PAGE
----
Evan Gattis has an incredible story and gave the Braves two good years. That said, everyone knew a trade was coming during the 2014-2015 offseason. Gattis was an American League player on an NL club, and the Braves were in the midst of kicking off their rebuild.
The Braves dealt Gattis to the Houston Astros on January 15, 2015, for three prospects: Mike Foltynewicz, Rio Ruiz and Andrew Thurman. All three were seen as legitimate prospects at the time, with Foltynewicz and Ruiz headlining the deal.
Since the trade, Gattis has hit .238/.268/.452 with a 95 wRC+ over 213 games. His FanGraphs WAR in that time is -0.1, his Baseball-Reference WAR is 0.8. Those are poor numbers, and considering he is usually the DH for Houston, there is a chance the Astros decline his $5.2M option for 2017.
The Braves were wise to get rid of Gattis when they did.
Was the Foltynewicz, Ruiz and Thurman return enough?
Foltynewicz, 24, has been an enigma since coming over. Tuesday night's loss to the Phillies was a microcosm of the last 1.5 years; some moments of brilliance – Folty painted back-to-back 98mph fastballs on the outside corner in the first inning – but also surrendered four homers to one of the worst hitting teams in baseball. Folty has made strides since last season, but he's still learning. The stuff is there. Whether or not he ever figures it out over a full season will greatly determine how this deal is looked at in a couple years.
Ruiz, 22, really struggled while getting his first taste of Double-A last year. He went from a hitter's paradise in the California League to a pitcher's park in Mississippi, and there were concerns about his glove. Most everyone figured he was set to repeat Double-A.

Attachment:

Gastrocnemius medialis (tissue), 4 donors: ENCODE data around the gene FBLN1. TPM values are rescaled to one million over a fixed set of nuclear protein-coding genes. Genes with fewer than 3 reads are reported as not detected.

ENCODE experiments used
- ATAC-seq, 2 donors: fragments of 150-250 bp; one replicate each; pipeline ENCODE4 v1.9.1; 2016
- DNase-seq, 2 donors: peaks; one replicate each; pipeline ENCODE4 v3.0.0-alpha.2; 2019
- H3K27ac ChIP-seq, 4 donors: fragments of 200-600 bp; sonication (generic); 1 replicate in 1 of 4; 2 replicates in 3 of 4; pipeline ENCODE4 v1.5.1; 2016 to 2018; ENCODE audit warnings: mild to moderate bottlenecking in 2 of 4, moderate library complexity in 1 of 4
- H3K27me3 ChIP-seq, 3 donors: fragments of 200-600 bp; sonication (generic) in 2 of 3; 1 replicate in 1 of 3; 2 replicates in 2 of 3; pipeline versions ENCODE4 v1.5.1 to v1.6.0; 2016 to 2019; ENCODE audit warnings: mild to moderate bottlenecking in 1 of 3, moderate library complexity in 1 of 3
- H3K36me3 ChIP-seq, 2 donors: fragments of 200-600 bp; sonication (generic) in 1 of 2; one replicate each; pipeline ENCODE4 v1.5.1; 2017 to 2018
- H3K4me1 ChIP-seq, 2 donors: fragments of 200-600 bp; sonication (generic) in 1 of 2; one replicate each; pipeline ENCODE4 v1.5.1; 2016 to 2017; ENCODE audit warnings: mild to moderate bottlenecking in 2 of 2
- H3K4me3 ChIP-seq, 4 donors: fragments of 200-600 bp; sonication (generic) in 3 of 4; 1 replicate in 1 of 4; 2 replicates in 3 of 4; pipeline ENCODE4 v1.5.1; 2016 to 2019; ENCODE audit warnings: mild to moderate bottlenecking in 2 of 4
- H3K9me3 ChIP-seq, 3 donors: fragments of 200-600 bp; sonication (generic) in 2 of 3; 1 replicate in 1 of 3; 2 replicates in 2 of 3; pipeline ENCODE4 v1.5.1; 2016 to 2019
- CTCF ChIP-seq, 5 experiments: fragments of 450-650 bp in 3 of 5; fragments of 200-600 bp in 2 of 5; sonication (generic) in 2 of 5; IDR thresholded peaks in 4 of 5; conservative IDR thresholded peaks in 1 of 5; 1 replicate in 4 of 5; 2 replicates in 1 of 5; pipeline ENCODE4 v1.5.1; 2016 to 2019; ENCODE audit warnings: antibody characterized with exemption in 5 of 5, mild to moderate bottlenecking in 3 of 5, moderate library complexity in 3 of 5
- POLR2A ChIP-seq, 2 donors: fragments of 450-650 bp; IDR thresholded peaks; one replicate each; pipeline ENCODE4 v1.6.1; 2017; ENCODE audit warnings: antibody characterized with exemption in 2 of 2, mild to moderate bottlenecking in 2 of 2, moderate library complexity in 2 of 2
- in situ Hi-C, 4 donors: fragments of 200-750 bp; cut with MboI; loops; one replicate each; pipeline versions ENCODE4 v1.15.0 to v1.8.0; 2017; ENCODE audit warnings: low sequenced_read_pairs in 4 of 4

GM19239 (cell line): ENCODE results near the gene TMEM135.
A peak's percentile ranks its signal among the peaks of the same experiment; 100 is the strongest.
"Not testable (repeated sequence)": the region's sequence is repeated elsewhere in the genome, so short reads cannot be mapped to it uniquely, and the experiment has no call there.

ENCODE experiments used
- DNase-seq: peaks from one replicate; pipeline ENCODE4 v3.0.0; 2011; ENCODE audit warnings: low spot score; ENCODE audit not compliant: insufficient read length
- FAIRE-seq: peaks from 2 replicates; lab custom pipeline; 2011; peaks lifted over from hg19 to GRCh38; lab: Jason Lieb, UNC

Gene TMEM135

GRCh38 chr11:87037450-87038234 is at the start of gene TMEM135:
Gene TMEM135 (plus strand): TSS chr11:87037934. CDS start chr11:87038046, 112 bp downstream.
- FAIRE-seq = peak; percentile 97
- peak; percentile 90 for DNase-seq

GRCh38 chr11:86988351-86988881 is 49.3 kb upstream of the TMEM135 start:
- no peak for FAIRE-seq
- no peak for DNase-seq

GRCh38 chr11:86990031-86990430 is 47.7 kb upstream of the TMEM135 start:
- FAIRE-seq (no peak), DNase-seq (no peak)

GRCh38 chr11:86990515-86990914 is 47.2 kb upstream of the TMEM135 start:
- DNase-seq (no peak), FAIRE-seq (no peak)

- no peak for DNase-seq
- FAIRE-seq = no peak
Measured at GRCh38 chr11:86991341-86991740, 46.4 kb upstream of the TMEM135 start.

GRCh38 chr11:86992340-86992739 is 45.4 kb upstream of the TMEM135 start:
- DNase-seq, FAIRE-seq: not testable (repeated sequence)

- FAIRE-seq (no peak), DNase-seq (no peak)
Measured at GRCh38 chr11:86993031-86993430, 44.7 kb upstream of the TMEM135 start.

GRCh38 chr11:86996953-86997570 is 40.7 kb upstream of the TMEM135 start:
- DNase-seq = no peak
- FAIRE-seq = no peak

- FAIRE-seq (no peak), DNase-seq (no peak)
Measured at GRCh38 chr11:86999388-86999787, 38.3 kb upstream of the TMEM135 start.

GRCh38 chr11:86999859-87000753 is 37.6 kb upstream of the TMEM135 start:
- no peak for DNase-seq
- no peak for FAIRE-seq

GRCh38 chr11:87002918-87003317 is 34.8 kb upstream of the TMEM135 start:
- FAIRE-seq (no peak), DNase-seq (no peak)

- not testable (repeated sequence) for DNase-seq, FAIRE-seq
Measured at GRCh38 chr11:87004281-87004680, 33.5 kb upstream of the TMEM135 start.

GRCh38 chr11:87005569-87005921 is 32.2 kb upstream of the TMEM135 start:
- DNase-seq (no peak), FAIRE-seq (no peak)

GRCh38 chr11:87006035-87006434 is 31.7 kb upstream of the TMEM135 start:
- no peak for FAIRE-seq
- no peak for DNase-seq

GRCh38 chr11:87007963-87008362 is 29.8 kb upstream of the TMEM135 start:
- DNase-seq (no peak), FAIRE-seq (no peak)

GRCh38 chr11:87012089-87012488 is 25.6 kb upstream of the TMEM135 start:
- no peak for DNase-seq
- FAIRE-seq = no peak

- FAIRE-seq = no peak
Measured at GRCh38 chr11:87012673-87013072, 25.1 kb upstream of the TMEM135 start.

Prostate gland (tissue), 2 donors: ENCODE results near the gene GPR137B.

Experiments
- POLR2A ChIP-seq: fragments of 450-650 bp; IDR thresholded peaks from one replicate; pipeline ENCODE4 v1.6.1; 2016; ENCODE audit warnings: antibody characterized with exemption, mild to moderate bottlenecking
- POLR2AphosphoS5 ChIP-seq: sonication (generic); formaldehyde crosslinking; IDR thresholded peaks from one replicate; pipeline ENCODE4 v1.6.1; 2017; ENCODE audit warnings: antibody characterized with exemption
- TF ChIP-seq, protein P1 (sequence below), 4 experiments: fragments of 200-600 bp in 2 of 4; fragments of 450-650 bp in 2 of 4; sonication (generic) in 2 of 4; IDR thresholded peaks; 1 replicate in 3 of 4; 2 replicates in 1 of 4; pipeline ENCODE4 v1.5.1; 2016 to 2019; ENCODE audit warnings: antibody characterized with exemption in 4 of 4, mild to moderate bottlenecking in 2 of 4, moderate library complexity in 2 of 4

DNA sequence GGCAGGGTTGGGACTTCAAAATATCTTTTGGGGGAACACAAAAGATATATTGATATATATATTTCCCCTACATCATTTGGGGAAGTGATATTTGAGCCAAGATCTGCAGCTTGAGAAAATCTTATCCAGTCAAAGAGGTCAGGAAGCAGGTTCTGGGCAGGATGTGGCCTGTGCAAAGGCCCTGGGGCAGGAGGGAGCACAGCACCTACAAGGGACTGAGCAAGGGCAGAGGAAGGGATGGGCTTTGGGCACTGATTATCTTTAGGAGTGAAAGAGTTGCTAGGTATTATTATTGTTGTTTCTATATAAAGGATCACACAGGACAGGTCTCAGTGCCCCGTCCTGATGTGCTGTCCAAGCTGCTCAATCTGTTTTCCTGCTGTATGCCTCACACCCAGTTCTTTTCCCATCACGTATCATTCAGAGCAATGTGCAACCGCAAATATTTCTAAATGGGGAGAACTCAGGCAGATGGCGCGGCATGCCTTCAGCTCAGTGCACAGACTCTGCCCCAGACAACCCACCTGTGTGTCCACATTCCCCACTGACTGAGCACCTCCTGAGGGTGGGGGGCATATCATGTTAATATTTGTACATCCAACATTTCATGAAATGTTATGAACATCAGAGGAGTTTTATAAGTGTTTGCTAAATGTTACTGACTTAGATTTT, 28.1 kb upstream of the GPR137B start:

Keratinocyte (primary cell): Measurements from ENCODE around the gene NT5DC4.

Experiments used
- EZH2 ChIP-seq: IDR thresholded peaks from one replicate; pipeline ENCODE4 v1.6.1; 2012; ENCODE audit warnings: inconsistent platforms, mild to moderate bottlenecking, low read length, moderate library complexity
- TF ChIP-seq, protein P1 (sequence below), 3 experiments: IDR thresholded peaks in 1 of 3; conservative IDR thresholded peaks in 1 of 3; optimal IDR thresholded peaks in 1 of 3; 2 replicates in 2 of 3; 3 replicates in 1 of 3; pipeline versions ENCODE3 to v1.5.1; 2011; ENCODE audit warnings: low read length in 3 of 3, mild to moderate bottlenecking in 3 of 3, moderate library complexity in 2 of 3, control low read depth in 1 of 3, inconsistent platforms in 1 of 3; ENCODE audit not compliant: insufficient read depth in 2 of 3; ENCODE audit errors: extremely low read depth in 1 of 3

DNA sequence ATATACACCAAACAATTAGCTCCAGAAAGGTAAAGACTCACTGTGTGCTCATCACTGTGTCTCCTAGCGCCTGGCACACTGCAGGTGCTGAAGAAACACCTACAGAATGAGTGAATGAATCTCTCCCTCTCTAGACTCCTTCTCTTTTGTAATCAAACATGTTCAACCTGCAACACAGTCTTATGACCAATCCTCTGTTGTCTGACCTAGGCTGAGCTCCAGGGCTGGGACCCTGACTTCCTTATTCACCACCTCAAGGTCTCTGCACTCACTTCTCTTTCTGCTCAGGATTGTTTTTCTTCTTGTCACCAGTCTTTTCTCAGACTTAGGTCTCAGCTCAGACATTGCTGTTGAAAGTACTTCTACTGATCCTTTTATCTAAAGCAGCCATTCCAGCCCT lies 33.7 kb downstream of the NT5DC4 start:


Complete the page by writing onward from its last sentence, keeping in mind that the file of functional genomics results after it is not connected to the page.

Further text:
Then came word that Ruiz had really improved his body during the offseason. Coaches in the spring said he looked like a completely different player. The Braves started him in Triple-A Gwinnett to the surprise of many, and he's done well ever since. He's hitting .274/.369/.383 with a 117 wRC+ after 77 games and 286 at-bats. A .353 BABIP is somewhat eye-opening, but it's not an absurd number. And while it's never a good idea to scout a box score for defense, Ruiz has committed just four errors this year compared to 16 last season.
A best-case scenario for Ruiz is he's a starting third baseman with a decent glove, a little pop and solid on-base skills. He won't be Chipper Jones, but even if he can give the Braves a couple of seasons at third considering the state of the roster right now, the trade would feel like a win.
Thurman, 24, is yet to find success at the higher levels of the minors. He currently owns a 6.12 ERA with Gwinnett through 18 appearances (12 starts). Walks are a serious issue.
Gattis will probably be out of baseball within two years, and there's enough upside with Foltynewicz and Ruiz for Atlanta to feel OK about the deal at this point. Both are still young with 10 combined years of control remaining. A worst-case scenario would be Foltynewicz shifts to the bullpen and Ruiz is unable to hit for enough power to stick at third base. Even then, I can't help but think this deal turns out favorably for Atlanta when we look back on it in five years.